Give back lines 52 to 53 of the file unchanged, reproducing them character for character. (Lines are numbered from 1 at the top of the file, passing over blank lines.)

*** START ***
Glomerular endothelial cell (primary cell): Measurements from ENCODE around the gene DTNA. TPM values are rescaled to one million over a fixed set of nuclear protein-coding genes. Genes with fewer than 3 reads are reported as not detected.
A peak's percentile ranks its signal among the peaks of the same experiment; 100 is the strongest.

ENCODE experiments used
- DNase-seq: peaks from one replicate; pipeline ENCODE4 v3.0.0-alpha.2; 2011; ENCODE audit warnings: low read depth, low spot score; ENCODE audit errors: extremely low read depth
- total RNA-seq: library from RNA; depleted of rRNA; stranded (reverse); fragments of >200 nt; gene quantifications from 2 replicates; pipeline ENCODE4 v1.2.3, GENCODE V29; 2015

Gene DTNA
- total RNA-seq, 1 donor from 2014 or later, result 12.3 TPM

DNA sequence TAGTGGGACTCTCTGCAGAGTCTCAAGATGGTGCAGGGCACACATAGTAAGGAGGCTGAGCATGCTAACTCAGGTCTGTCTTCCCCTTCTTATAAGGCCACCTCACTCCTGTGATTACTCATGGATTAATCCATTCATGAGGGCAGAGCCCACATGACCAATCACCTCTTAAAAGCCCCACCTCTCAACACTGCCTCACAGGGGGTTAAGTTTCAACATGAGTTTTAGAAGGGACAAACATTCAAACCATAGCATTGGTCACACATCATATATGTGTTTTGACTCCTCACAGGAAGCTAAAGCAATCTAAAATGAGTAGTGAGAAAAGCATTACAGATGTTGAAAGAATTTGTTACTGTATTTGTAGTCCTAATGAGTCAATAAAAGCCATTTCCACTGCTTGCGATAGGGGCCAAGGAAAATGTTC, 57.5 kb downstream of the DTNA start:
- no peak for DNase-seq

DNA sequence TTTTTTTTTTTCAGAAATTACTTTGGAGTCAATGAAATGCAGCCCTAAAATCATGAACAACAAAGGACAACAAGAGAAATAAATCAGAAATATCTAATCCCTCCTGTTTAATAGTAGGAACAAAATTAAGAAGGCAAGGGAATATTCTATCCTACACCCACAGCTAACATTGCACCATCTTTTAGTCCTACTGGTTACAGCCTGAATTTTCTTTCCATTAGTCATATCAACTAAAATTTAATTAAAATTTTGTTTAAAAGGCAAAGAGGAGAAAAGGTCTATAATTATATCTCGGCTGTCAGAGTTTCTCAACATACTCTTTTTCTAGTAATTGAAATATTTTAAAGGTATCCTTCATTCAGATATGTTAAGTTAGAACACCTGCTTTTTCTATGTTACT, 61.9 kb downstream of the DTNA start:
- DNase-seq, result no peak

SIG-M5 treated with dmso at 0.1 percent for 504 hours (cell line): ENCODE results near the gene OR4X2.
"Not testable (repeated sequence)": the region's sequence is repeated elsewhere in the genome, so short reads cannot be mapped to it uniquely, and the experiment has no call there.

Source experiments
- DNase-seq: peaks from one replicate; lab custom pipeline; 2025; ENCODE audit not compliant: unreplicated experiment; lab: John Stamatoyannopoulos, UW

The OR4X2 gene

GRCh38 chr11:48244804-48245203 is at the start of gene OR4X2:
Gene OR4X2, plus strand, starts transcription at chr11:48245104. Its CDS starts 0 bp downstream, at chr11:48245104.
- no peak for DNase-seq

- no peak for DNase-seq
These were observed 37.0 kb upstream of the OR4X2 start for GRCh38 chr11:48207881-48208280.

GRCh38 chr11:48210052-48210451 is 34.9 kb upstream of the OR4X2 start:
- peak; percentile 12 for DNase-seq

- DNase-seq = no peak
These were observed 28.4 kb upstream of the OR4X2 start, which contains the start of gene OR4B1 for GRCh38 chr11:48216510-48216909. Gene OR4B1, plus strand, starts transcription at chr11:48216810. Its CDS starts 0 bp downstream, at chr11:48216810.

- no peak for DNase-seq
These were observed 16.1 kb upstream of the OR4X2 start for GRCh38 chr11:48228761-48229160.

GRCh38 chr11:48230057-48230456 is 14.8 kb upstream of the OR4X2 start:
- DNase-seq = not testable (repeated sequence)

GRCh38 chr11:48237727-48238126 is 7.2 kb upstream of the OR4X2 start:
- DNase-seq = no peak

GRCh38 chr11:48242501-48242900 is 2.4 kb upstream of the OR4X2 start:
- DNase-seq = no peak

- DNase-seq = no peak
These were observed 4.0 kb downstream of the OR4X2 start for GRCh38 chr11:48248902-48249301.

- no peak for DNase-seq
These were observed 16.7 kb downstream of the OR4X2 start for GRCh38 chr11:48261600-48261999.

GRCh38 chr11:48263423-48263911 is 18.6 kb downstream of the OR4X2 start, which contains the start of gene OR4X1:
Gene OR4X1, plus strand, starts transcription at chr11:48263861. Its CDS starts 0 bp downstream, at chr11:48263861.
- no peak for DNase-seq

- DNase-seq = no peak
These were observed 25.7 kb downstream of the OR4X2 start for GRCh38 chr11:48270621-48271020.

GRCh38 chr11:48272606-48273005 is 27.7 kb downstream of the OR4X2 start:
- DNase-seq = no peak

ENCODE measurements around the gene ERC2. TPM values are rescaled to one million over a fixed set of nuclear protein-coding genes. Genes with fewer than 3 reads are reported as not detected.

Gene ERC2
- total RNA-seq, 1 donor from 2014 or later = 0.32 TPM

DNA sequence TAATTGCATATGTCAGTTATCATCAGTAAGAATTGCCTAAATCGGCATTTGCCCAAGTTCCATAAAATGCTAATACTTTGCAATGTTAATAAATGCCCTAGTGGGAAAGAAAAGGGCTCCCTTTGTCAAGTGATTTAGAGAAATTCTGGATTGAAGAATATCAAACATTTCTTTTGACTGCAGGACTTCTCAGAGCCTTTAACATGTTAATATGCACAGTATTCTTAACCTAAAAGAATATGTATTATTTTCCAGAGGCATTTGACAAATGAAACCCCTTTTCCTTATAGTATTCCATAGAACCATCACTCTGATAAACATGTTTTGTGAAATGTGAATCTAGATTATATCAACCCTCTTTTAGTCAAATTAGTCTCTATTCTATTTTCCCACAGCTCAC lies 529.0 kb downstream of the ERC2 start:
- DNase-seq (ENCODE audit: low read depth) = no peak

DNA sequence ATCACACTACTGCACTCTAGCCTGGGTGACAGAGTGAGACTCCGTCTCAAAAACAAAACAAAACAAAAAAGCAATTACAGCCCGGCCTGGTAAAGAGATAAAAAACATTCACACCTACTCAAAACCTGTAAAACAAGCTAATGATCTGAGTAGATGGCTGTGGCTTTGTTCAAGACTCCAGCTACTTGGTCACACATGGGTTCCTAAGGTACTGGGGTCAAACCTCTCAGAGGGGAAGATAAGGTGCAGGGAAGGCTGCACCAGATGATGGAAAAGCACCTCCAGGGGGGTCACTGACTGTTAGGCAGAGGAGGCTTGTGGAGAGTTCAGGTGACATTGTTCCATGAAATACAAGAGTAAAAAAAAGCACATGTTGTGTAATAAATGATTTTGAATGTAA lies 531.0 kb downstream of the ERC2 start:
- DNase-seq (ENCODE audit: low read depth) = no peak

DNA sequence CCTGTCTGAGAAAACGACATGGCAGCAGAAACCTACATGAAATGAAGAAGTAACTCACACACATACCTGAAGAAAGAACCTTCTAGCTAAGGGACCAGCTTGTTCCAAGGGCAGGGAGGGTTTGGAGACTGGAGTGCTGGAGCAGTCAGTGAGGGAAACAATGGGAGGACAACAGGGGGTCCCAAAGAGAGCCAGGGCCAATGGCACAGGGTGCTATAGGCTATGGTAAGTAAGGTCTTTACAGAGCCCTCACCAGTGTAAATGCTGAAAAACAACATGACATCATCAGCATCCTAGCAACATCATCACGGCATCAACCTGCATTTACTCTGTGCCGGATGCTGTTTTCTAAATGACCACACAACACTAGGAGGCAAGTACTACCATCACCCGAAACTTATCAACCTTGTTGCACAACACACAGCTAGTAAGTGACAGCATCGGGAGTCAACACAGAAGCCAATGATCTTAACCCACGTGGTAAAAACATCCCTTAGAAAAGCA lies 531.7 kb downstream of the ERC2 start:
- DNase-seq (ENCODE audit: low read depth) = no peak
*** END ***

DNA sequence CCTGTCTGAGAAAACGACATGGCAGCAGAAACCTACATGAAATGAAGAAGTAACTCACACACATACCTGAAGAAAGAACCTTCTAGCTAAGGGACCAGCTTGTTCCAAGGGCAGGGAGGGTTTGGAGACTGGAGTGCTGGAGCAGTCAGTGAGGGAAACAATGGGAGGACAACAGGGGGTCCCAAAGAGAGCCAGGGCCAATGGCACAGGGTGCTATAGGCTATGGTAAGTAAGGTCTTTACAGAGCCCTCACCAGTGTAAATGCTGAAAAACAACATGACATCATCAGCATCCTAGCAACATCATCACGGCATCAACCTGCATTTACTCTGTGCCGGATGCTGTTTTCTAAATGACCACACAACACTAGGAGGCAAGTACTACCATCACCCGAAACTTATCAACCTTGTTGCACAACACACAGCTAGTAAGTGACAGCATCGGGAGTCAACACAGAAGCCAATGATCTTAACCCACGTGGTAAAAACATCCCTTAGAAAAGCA lies 531.7 kb downstream of the ERC2 start:
- DNase-seq (ENCODE audit: low read depth) = no peak